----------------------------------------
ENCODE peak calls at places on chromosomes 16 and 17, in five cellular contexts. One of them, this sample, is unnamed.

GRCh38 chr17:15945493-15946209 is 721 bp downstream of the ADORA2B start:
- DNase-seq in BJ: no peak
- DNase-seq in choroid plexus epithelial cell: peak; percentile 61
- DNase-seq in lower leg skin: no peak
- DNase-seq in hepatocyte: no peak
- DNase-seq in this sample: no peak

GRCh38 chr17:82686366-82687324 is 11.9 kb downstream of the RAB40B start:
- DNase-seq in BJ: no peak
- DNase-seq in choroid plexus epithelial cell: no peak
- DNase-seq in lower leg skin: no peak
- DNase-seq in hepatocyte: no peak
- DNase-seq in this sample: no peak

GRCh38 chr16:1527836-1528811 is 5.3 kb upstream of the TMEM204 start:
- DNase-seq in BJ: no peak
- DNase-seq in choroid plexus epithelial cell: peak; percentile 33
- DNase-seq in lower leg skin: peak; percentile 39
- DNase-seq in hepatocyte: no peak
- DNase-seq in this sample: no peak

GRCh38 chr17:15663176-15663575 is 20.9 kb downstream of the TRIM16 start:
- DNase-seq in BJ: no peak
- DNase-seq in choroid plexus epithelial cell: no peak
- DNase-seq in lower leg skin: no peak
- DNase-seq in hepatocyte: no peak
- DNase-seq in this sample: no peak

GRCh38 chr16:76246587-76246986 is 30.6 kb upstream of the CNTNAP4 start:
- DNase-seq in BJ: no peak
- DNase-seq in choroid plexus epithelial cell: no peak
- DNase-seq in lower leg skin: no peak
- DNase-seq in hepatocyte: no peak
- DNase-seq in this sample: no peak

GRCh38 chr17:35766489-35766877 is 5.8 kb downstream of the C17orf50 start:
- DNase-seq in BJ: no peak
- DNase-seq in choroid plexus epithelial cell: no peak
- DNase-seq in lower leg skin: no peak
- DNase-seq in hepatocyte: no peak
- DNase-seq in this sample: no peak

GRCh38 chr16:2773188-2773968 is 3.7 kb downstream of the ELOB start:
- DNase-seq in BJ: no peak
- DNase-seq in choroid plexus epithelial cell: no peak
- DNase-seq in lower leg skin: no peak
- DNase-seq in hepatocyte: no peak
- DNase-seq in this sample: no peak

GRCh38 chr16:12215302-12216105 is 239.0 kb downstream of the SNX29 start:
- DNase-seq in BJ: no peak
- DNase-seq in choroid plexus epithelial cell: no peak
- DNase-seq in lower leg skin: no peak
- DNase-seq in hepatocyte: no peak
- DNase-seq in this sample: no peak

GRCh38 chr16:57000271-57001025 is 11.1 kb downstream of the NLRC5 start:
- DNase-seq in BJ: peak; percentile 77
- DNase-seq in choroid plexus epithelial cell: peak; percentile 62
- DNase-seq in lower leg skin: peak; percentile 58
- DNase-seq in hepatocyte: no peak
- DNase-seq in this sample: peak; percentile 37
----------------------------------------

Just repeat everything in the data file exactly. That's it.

ENCODE peak calls at places on chromosomes 16 and 17, in five cellular contexts. One of them, this sample, is unnamed.

GRCh38 chr17:15945493-15946209 is 721 bp downstream of the ADORA2B start:
- DNase-seq in BJ: no peak
- DNase-seq in choroid plexus epithelial cell: peak; percentile 61
- DNase-seq in lower leg skin: no peak
- DNase-seq in hepatocyte: no peak
- DNase-seq in this sample: no peak

GRCh38 chr17:82686366-82687324 is 11.9 kb downstream of the RAB40B start:
- DNase-seq in BJ: no peak
- DNase-seq in choroid plexus epithelial cell: no peak
- DNase-seq in lower leg skin: no peak
- DNase-seq in hepatocyte: no peak
- DNase-seq in this sample: no peak

GRCh38 chr16:1527836-1528811 is 5.3 kb upstream of the TMEM204 start:
- DNase-seq in BJ: no peak
- DNase-seq in choroid plexus epithelial cell: peak; percentile 33
- DNase-seq in lower leg skin: peak; percentile 39
- DNase-seq in hepatocyte: no peak
- DNase-seq in this sample: no peak

GRCh38 chr17:15663176-15663575 is 20.9 kb downstream of the TRIM16 start:
- DNase-seq in BJ: no peak
- DNase-seq in choroid plexus epithelial cell: no peak
- DNase-seq in lower leg skin: no peak
- DNase-seq in hepatocyte: no peak
- DNase-seq in this sample: no peak

GRCh38 chr16:76246587-76246986 is 30.6 kb upstream of the CNTNAP4 start:
- DNase-seq in BJ: no peak
- DNase-seq in choroid plexus epithelial cell: no peak
- DNase-seq in lower leg skin: no peak
- DNase-seq in hepatocyte: no peak
- DNase-seq in this sample: no peak

GRCh38 chr17:35766489-35766877 is 5.8 kb downstream of the C17orf50 start:
- DNase-seq in BJ: no peak
- DNase-seq in choroid plexus epithelial cell: no peak
- DNase-seq in lower leg skin: no peak
- DNase-seq in hepatocyte: no peak
- DNase-seq in this sample: no peak

GRCh38 chr16:2773188-2773968 is 3.7 kb downstream of the ELOB start:
- DNase-seq in BJ: no peak
- DNase-seq in choroid plexus epithelial cell: no peak
- DNase-seq in lower leg skin: no peak
- DNase-seq in hepatocyte: no peak
- DNase-seq in this sample: no peak

GRCh38 chr16:12215302-12216105 is 239.0 kb downstream of the SNX29 start:
- DNase-seq in BJ: no peak
- DNase-seq in choroid plexus epithelial cell: no peak
- DNase-seq in lower leg skin: no peak
- DNase-seq in hepatocyte: no peak
- DNase-seq in this sample: no peak

GRCh38 chr16:57000271-57001025 is 11.1 kb downstream of the NLRC5 start:
- DNase-seq in BJ: peak; percentile 77
- DNase-seq in choroid plexus epithelial cell: peak; percentile 62
- DNase-seq in lower leg skin: peak; percentile 58
- DNase-seq in hepatocyte: no peak
- DNase-seq in this sample: peak; percentile 37